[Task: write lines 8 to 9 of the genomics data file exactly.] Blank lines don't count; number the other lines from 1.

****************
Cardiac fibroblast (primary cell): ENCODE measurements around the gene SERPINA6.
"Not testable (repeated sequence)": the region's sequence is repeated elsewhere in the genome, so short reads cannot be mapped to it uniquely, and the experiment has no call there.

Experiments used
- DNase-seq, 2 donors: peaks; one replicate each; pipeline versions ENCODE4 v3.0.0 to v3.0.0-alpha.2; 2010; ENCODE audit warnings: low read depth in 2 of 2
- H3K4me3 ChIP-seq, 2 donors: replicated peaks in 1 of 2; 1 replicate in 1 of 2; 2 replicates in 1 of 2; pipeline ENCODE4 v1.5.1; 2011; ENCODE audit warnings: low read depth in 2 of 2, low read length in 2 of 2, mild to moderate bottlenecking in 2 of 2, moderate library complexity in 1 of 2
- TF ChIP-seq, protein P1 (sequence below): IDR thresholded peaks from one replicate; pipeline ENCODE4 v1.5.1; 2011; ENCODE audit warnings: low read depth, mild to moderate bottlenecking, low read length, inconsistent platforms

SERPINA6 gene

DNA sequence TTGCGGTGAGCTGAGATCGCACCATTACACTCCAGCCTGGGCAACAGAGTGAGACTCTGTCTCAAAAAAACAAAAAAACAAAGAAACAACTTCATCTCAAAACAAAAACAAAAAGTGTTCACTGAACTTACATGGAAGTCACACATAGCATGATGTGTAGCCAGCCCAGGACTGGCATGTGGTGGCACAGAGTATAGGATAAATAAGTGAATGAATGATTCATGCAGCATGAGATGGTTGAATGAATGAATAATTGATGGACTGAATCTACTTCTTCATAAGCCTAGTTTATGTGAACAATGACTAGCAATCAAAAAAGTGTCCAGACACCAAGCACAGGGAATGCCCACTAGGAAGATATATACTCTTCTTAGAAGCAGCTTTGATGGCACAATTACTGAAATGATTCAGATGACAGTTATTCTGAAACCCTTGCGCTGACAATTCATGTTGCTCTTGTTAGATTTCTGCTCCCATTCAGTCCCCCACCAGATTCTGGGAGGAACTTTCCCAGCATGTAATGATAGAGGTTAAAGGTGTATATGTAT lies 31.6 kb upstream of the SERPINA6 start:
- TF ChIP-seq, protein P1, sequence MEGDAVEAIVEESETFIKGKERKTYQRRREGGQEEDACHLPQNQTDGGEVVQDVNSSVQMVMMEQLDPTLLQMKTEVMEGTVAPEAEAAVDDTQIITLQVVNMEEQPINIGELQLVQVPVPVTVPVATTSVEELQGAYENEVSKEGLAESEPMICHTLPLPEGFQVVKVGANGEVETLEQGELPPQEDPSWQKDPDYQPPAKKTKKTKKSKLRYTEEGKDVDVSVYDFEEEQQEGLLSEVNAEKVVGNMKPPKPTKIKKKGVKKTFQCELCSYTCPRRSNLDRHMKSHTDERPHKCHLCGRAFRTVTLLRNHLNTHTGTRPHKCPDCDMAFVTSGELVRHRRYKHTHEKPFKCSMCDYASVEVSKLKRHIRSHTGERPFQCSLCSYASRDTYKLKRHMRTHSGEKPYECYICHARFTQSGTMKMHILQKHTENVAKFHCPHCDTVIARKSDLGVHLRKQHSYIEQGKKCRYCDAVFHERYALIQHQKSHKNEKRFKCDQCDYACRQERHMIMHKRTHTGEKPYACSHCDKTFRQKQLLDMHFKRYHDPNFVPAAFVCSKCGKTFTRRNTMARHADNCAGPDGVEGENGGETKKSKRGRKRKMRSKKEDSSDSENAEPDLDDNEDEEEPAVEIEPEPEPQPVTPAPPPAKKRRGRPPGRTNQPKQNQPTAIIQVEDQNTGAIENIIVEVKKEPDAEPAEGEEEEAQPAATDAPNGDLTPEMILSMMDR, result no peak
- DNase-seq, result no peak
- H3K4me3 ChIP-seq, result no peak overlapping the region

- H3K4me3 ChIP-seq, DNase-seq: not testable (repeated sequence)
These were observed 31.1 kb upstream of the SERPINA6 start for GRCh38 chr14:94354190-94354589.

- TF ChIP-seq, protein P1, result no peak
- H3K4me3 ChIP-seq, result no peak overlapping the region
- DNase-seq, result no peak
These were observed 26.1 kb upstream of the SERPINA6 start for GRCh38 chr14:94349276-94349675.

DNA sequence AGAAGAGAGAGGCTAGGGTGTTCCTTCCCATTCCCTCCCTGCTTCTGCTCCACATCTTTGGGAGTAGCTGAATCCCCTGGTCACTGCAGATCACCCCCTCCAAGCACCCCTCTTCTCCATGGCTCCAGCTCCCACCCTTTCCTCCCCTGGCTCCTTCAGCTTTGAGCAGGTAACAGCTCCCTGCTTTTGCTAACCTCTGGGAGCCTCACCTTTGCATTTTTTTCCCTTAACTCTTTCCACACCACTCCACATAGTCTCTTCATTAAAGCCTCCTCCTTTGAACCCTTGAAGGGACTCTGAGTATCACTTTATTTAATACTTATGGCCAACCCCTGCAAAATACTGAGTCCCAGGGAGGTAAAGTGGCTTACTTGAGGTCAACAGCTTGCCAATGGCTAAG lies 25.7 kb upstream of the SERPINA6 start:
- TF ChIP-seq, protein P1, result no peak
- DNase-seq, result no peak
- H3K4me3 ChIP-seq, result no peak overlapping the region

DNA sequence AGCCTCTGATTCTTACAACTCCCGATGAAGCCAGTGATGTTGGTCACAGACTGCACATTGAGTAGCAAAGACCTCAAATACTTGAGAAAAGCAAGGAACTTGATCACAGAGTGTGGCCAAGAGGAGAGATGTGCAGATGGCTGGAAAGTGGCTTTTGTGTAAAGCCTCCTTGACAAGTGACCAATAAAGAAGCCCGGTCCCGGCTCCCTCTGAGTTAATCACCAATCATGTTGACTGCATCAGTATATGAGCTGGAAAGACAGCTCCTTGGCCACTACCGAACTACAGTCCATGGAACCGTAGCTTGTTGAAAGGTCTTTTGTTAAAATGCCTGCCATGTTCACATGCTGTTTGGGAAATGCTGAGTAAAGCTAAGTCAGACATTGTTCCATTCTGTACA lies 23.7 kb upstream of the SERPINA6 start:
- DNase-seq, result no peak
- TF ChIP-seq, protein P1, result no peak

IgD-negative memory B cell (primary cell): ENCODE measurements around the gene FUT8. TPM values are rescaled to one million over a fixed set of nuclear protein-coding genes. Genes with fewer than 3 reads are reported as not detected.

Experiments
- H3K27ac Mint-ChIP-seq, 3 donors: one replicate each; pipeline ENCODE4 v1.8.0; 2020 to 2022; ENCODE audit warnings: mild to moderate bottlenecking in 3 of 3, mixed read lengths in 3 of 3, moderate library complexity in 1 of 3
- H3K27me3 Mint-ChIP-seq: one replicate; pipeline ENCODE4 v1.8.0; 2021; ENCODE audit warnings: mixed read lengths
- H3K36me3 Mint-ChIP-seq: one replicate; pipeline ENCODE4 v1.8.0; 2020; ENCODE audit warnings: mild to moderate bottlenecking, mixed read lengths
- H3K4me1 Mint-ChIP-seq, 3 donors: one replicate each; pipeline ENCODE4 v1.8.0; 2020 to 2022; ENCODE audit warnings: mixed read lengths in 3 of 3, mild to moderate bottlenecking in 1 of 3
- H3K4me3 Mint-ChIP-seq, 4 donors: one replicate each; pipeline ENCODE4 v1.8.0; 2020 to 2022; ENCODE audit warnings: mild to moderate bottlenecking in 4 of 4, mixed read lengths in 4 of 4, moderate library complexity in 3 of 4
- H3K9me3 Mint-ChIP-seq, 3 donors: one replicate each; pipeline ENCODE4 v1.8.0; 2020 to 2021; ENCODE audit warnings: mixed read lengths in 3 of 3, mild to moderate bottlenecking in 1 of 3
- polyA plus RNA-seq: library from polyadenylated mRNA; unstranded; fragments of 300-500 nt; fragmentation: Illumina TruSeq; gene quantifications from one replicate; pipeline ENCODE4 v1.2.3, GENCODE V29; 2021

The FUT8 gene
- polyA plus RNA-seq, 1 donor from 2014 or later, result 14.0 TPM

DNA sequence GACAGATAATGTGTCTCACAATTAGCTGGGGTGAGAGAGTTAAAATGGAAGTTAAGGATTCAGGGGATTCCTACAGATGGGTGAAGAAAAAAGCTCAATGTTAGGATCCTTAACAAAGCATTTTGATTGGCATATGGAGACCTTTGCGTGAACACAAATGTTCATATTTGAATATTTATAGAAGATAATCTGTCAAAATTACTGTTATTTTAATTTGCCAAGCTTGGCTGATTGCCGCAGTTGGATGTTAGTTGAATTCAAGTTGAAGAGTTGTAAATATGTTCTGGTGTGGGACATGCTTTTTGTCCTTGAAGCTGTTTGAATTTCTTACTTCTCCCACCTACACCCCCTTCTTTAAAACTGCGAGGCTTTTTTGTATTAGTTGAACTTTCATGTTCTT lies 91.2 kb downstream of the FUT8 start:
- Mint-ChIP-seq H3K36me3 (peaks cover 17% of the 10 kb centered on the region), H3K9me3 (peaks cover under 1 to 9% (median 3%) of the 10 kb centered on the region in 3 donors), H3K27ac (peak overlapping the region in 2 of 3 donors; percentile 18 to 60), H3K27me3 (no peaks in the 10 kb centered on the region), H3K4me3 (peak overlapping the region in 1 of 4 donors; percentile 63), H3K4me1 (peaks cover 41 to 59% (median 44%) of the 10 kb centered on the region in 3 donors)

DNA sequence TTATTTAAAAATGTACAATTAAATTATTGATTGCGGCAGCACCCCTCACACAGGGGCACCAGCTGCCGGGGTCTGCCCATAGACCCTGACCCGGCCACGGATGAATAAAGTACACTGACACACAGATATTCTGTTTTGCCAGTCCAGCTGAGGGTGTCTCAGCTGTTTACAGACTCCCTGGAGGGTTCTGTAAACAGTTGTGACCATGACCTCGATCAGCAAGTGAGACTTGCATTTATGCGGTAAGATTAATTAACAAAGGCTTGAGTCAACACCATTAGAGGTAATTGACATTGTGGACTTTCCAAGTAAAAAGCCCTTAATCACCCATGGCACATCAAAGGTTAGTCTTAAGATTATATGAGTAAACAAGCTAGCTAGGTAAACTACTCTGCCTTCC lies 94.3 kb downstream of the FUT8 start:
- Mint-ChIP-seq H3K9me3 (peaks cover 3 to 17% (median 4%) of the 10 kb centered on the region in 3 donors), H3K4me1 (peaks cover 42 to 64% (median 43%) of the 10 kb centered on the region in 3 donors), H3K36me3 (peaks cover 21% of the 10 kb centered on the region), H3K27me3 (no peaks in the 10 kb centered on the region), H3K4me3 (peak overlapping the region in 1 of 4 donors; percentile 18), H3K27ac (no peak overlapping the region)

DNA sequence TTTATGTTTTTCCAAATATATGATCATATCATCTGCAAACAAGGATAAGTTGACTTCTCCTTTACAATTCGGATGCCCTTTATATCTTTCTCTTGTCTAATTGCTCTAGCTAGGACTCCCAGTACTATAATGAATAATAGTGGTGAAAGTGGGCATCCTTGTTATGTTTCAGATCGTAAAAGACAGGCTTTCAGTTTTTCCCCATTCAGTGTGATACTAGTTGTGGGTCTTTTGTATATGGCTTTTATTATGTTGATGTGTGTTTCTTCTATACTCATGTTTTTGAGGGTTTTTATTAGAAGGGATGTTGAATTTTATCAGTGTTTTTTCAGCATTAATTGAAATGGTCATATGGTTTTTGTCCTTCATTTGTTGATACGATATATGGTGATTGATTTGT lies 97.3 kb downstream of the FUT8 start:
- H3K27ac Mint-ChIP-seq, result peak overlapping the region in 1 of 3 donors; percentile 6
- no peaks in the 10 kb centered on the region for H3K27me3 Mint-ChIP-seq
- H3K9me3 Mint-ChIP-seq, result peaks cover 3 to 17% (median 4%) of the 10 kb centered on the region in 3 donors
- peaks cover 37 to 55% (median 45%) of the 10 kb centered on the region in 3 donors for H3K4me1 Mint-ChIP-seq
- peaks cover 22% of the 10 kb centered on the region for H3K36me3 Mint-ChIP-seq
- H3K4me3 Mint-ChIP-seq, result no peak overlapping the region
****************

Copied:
DNA sequence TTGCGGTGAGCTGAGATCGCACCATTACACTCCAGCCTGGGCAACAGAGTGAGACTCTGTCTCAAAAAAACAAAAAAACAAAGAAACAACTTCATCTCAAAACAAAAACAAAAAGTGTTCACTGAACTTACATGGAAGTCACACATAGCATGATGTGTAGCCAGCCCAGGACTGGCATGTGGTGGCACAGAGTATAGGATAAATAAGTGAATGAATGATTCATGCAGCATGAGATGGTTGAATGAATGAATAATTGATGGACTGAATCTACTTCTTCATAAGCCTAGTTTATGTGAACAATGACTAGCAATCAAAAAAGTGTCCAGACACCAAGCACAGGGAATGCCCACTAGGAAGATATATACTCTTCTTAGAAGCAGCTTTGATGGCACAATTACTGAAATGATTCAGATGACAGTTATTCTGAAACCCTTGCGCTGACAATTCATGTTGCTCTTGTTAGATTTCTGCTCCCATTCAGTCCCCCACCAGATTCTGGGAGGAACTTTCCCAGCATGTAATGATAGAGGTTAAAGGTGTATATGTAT lies 31.6 kb upstream of the SERPINA6 start:
- TF ChIP-seq, protein P1, sequence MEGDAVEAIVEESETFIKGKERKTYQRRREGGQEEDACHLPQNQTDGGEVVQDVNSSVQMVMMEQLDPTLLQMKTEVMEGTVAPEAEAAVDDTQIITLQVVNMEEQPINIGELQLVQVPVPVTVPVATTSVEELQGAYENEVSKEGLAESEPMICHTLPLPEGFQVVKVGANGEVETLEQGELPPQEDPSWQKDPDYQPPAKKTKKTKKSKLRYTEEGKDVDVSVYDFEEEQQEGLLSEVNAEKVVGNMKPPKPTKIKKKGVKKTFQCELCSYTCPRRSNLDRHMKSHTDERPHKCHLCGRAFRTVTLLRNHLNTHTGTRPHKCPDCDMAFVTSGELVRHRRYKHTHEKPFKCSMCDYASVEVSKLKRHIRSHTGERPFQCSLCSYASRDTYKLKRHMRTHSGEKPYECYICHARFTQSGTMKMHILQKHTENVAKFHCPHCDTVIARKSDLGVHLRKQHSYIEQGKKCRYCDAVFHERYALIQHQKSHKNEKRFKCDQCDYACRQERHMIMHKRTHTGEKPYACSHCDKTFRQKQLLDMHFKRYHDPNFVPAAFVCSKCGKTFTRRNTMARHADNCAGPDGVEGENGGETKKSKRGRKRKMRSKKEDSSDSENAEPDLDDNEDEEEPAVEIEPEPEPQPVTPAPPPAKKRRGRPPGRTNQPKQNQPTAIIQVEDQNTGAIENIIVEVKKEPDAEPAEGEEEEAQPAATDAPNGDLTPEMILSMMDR, result no peak